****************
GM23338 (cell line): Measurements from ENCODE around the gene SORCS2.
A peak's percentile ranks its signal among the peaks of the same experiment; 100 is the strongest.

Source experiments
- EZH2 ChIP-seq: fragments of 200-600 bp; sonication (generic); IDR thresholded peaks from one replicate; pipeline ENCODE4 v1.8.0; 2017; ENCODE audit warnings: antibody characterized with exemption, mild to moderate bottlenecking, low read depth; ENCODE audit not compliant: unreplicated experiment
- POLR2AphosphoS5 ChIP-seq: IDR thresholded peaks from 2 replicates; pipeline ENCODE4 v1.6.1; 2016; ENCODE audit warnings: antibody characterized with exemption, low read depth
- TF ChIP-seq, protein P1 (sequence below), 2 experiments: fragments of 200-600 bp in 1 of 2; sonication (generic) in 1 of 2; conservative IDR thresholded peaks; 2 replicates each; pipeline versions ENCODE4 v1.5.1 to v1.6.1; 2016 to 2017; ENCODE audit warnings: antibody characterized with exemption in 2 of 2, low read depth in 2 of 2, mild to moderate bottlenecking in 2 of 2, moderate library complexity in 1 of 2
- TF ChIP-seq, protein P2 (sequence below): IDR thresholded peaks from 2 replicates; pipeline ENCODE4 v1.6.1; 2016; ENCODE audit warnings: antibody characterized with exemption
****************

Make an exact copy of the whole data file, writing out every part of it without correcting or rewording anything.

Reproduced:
GM23338 (cell line): Measurements from ENCODE around the gene SORCS2.
A peak's percentile ranks its signal among the peaks of the same experiment; 100 is the strongest.

Source experiments
- EZH2 ChIP-seq: fragments of 200-600 bp; sonication (generic); IDR thresholded peaks from one replicate; pipeline ENCODE4 v1.8.0; 2017; ENCODE audit warnings: antibody characterized with exemption, mild to moderate bottlenecking, low read depth; ENCODE audit not compliant: unreplicated experiment
- POLR2AphosphoS5 ChIP-seq: IDR thresholded peaks from 2 replicates; pipeline ENCODE4 v1.6.1; 2016; ENCODE audit warnings: antibody characterized with exemption, low read depth
- TF ChIP-seq, protein P1 (sequence below), 2 experiments: fragments of 200-600 bp in 1 of 2; sonication (generic) in 1 of 2; conservative IDR thresholded peaks; 2 replicates each; pipeline versions ENCODE4 v1.5.1 to v1.6.1; 2016 to 2017; ENCODE audit warnings: antibody characterized with exemption in 2 of 2, low read depth in 2 of 2, mild to moderate bottlenecking in 2 of 2, moderate library complexity in 1 of 2
- TF ChIP-seq, protein P2 (sequence below): IDR thresholded peaks from 2 replicates; pipeline ENCODE4 v1.6.1; 2016; ENCODE audit warnings: antibody characterized with exemption